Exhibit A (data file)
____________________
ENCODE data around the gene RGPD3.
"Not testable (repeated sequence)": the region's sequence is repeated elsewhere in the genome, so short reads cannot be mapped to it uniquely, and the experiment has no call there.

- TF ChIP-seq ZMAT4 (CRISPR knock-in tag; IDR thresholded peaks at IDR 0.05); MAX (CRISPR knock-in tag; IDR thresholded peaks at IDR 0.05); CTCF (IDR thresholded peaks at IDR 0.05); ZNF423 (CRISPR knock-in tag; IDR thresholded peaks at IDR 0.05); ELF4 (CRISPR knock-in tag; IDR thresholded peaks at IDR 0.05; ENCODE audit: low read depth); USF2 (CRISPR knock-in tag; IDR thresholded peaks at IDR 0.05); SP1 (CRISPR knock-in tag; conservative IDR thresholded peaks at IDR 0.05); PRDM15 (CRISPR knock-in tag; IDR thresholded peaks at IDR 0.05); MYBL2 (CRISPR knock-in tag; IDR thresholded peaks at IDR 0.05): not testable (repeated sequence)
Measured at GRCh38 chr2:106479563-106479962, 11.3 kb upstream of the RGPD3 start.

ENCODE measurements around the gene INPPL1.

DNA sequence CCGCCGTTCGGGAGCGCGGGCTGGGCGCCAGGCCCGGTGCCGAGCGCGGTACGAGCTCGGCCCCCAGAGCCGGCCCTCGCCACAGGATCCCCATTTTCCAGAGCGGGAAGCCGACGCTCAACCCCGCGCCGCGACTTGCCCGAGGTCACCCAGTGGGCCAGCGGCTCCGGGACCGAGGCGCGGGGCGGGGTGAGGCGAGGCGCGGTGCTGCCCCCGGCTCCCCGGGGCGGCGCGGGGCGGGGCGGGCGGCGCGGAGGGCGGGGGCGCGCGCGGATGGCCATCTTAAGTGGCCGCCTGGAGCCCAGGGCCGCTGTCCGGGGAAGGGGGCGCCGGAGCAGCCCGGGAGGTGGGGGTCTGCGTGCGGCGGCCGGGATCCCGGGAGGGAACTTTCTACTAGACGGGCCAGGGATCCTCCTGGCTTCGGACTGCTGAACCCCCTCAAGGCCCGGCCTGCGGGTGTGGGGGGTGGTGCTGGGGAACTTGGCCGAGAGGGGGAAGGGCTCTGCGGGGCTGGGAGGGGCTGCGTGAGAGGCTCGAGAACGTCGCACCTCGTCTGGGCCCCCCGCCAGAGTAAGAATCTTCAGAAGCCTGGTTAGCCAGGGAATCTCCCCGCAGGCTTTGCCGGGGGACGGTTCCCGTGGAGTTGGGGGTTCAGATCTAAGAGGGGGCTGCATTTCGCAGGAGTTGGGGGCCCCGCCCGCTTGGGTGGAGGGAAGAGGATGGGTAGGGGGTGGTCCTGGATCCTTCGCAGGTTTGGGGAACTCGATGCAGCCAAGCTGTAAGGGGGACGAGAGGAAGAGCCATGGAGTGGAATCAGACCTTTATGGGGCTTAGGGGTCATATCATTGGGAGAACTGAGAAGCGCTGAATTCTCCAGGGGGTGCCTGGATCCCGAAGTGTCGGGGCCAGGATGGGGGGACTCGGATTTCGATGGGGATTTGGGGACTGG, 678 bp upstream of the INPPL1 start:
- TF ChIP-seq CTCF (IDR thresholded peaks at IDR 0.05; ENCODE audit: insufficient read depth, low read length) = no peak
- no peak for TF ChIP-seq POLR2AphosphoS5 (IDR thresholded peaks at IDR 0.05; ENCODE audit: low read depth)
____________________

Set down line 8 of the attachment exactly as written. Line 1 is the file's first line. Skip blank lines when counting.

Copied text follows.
- no peak for TF ChIP-seq POLR2AphosphoS5 (IDR thresholded peaks at IDR 0.05; ENCODE audit: low read depth)